The New Deal was a massive effort to pull the United States out of the Great Depression on several fronts. President Franklin D. Roosevelt’s plan created the Social Security Administration to financially protect older Americans and used the Agricultural Adjustment Act to help farmers get out of debt. The New Deal has also created new agencies to fund projects across the country that both improve communities and create jobs at a time of high unemployment.
During the 1930s, the Public Works Administration, the Progress Administration (later called the Work Projects Administration) and other New Deal agencies funded projects to build and improve the country’s infrastructure, including roads, dams, schools, airports and parks. Many projects funded by the PWA and WPA are still part of the American landscape. Here are nine projects that show how transformative the New Deal has been for America.
1. Hoover Dam
Although planning for the Hoover Dam, or “Boulder Canyon Project,” began in the 1920s, it was supplemented by an infusion of funds from the PWA and consecrated in 1935. Its official name was changed to “Hoover Dam.” during Herbert Hoover’s presidency, but – possibly due to Hoover’s unpopularity – was still known as “Boulder Canyon Dam” and “Boulder Dam” in the 1930s and 1940s.
The Hoover Dam is located in Colorado’s Black Canyon, on the Nevada-Arizona border. At the time of its completion, it was the tallest dam in the world. Today, it produces enough hydroelectric power per year to serve 1.3 million people.
2. Triborough Bridge
One of the major construction projects the PWA helped fund was New York’s Triborough Bridge (now the Robert F. Kennedy Bridge), which connected Manhattan, Queens, and the Bronx.
Powerful New York City official Robert Moses led the construction of the bridge, which opened in 1936. At the groundbreaking ceremony, FDR placed the bridge in the larger context of New York’s plans. Deal, saying, “People need and people are demanding up to – date government in place of outdated government, just as they demand and demand Triborough bridges in place of old ferries.
3. Walk on the San Antonio River
In the late 1930s, the city of San Antonio secured funding from the WPA to improve infrastructure along the San Antonio River. The city used this money to build bridges and trails that made the area more accessible on foot and allowed businesses to settle there. Today, the River Walk is a major commercial and tourist hub in the city.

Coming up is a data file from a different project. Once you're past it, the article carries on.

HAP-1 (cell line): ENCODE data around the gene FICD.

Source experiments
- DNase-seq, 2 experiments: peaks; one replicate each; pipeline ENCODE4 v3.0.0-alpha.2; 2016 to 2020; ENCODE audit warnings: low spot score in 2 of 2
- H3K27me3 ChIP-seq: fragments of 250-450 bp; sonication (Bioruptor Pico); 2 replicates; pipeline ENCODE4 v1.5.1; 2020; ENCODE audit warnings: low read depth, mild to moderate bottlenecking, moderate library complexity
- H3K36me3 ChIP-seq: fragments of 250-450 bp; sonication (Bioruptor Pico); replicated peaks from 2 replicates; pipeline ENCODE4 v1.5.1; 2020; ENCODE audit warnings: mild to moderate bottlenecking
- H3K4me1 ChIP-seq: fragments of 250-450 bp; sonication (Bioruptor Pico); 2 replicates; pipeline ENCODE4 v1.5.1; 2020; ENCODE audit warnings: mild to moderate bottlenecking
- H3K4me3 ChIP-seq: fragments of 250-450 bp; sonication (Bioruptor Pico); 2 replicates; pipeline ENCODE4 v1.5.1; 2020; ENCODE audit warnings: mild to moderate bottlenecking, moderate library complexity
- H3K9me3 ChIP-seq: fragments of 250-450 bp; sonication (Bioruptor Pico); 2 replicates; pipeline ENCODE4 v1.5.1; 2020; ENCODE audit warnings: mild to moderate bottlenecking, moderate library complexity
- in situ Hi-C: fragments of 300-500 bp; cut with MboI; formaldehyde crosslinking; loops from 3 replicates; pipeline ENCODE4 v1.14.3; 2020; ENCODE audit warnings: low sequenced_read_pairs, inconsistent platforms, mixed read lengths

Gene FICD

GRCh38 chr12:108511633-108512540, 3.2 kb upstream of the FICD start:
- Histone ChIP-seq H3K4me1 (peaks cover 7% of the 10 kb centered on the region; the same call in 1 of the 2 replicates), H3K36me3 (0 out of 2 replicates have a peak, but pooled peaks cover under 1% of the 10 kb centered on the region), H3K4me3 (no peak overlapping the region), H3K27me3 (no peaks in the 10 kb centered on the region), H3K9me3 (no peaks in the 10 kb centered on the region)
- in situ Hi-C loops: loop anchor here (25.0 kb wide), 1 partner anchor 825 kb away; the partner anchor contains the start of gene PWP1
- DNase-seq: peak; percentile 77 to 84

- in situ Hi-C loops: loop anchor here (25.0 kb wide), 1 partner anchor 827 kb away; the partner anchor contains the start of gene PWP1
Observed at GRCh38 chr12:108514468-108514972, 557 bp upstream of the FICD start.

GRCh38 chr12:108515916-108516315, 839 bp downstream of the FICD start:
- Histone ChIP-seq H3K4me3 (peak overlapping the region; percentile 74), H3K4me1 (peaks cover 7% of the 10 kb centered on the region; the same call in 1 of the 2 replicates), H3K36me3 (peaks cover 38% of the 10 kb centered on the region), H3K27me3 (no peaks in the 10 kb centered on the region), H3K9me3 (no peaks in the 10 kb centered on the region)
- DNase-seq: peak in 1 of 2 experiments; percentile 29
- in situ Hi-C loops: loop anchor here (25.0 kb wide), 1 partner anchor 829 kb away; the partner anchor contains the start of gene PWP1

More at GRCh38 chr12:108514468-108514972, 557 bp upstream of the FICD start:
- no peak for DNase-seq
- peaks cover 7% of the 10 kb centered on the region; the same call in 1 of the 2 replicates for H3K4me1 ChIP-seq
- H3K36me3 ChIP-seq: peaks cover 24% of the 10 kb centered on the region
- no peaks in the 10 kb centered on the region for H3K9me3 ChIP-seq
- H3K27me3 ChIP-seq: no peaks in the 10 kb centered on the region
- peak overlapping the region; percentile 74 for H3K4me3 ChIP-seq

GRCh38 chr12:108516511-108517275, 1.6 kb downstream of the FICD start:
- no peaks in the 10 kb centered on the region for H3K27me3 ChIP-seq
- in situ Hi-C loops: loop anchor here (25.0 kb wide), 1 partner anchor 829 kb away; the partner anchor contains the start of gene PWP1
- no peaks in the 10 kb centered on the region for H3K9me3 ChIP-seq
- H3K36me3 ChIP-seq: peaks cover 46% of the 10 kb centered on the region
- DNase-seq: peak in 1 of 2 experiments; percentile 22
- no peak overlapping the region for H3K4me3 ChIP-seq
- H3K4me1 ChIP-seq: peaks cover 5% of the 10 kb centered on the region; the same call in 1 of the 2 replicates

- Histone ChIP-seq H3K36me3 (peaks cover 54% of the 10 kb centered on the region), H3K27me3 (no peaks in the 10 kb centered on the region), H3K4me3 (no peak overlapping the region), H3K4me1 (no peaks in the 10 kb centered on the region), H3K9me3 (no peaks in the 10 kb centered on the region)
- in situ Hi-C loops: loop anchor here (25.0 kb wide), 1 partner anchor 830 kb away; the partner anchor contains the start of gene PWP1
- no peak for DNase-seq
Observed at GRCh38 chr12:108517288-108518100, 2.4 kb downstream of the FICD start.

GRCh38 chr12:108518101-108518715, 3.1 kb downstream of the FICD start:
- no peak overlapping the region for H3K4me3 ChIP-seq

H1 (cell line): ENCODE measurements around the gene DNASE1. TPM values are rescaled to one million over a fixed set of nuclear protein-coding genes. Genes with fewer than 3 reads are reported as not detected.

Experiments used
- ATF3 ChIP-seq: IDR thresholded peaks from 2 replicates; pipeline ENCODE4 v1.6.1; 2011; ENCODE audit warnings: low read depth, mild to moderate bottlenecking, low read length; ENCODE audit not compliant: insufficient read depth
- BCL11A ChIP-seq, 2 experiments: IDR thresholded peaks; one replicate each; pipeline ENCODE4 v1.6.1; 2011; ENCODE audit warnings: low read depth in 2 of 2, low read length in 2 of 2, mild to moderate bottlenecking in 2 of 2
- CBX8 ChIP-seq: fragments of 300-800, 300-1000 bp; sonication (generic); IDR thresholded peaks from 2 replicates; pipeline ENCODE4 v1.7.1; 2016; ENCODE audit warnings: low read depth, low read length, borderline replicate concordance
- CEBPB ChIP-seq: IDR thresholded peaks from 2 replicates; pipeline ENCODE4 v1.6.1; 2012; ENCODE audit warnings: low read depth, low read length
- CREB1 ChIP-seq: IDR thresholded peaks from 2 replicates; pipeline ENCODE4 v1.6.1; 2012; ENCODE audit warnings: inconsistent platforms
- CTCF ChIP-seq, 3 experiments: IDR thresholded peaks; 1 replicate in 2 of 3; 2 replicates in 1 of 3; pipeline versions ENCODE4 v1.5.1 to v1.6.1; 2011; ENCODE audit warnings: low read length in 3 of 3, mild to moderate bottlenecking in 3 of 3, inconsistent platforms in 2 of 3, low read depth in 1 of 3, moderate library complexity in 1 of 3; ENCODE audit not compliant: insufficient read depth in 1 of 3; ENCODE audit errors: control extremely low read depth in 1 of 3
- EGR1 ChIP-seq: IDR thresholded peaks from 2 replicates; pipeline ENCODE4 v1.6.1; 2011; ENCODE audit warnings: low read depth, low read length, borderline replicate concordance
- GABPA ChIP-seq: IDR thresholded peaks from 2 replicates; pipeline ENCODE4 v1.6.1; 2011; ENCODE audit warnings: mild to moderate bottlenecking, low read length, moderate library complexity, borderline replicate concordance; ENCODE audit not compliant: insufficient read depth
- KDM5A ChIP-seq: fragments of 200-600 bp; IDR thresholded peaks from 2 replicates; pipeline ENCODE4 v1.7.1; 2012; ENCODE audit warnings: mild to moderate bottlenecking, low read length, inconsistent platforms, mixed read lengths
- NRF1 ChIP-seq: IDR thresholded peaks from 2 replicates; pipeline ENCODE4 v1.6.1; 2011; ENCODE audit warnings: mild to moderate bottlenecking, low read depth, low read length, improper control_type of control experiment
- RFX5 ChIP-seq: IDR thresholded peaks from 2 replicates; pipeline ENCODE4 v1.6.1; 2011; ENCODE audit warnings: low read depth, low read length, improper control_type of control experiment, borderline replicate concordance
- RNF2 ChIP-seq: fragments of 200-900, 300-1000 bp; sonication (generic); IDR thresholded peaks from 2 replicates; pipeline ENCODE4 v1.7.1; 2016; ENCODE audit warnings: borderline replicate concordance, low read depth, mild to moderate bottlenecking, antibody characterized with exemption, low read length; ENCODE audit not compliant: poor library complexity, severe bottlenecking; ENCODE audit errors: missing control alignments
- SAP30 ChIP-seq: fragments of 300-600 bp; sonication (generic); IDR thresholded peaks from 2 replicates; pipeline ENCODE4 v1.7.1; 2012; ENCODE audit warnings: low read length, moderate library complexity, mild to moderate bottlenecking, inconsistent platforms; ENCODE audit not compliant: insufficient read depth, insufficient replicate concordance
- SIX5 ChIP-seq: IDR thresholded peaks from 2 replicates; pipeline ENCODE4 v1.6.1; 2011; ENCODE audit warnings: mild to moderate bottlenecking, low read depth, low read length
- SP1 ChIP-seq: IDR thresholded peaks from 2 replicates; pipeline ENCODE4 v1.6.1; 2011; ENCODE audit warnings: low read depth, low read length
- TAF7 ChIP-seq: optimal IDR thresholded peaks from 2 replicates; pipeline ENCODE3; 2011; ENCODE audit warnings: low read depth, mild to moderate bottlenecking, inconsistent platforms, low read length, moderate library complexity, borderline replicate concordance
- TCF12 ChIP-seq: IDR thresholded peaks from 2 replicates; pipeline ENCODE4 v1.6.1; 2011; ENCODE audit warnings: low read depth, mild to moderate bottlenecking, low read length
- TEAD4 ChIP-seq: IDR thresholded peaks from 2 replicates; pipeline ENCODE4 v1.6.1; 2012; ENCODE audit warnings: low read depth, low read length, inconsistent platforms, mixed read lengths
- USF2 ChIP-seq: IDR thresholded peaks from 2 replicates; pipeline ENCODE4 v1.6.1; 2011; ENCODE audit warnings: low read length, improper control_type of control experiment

4. LaGuardia Airport
The WPA funded the construction or improvement of about 800 airports, and one of the largest the WPA helped build was LaGuardia Airport in Queens, New York. When it opened in 1939, it was known as the New York Municipal Airport. The city later changed the name to honor Fiorello La Guardia, who was the mayor of New York when the airport opened.
In addition to buildings and roads, the WPA also funded artwork, including a mural artist James Brooks painted inside the marine terminal.
5. Chickamauga Dam
In 1933, New Deal legislation created a public corporation to improve the Tennessee Valley. One of the largest projects undertaken by this company, the Tennessee Valley Authority, was the Chickamauga Dam, located on the Tennessee River outside of Chattanooga.
Prior to the dam’s completion in 1940, the surrounding area frequently suffered from costly flood damage and mosquito-borne diseases like malaria and yellow fever. By controlling the river’s water levels, the dam prevented billions of dollars in flood damage. It has also helped reduce mosquito populations in order to combat the diseases they spread.
6. Lincoln Tunnel
Another New York City project that the PWA helped fund was the Lincoln Tunnel. The tunnel’s center tube was opened to traffic in 1937, allowing drivers to travel between New York and New Jersey under the Hudson River. Later, workers added two more tubes: the north tube in 1945 and the south tube in 1957.
7. New Orleans Municipal Park
With funding from the WPA, New Orleans improved its city park in the 1930s by building sidewalks, bridges, and an art museum. This construction likely provided work for tens of thousands of people during the Great Depression and also benefited residents by providing them with improved public space.
8. Bay Bridge
The San Francisco-Oakland Bay Bridge was a project of the Reconstruction Finance Corporation, an agency that started under Hoover but has become part of FDR’s New Deal efforts to improve the country’s infrastructure. Construction began in 1933 and the bridge opened in 1936. With its span of eight miles, the Bay Bridge was at the time the longest bridge in the world.
9. Arroyo Seco Parkway
The New Deal was also responsible for the first highway. The PWA and WPA helped fund the construction of the Arroyo Seco Parkway – now known as the Pasadena Freeway or 110 – which connected Los Angeles to Pasadena. The freeway was opened to traffic between 1938 and 1940 and reduced the trip between Los Angeles and Pasadena from 27 to 12 minutes.